March 19th, 2013, 02:48 AM
Rand() giving same number
The title says it all, rand() function from stdlib is giving me the same number every time. Even after restart.
After intensive search on the net, I found I need to include time.h and use srand function to go about it. But I can't seem to get hold of this time.h header file from anywhere...
num1 = (rand() % 100);
So what would be the easiest solution to this?
March 19th, 2013, 07:21 AM
In linux u can do it by using process ID.
or if u using windows then try this in ur compiler:
March 19th, 2013, 07:32 AM
time.h is part of the standard library. You don't need to get it from anywhere.
Originally Posted by samans
March 19th, 2013, 10:19 AM
Additional note: you need to #include time.h just as you do stdio.h.
If none of this has helped, then please specifically describe what part of using time.h you don't understand.
March 19th, 2013, 11:32 AM
Thanks! It worked now... When I included time.h earlier, it said it couldn't locate it.. I dunno why its found now.. :S Maybe just a typo error...
Thanks for the help :)
March 20th, 2013, 12:11 AM
Im getting this error while compiling
Error  unable to locate 'time.h'
I had selected the wrong file for compilation last night. So it didnt give this error...
Im using C18. And this time.h isn't inside it... How can I overcome this?
March 20th, 2013, 10:25 AM
C18? Never heard of that compiler before, but Google tells me that's the name of an embedded system compiler. Is that what you're using? What is your target system?
You never ever gave us any indication that you were using an embedded system compiler. Don't you think that maybe that would be something that we should know instead of just jerking us around?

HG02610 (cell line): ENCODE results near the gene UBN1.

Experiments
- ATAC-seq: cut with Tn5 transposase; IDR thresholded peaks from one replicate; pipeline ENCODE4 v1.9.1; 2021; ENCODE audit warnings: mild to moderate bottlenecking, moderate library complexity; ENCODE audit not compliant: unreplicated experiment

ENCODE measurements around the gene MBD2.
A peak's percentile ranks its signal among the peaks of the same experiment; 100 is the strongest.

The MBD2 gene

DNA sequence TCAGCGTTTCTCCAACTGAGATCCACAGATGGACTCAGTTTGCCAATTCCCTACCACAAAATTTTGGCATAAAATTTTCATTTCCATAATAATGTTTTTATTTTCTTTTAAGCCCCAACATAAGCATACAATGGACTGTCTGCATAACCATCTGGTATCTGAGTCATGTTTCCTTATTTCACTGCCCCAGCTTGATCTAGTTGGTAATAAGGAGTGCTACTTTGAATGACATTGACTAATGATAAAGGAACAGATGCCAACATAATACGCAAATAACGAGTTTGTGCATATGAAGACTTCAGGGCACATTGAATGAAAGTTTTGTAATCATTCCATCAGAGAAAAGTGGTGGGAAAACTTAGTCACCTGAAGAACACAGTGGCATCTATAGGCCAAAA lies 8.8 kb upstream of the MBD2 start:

MicroChip has a forum at http://www.microchip.com/forums/f3.aspx. Since this is some specialty application with a specialty compiler, you would probably get the specialty answer to your specialty question sooner there than here.
And when you do, please be more honest about what you're doing than you were here.
Comments on this post
March 21st, 2013, 03:18 AM
#include "time.h" //looks for time.h in your app directory, which it wont find
Originally Posted by samans
#include <time.h> //looks for time.h in the standard library directories, which it should find
The essence of Christianity is told us in the Garden of Eden history. The fruit that was forbidden was on the Tree of Knowledge. The subtext is, All the suffering you have is because you wanted to find out what was going on. You could be in the Garden of Eden if you had just kept your f***ing mouth shut and hadn't asked any questions.
March 21st, 2013, 10:29 AM
The problem here is that samans is trying to do this in an embedded system and failed to inform us of that simple yet highly pertinent fact. What should be in a standard implementation does not apply here.
Originally Posted by TechNoFear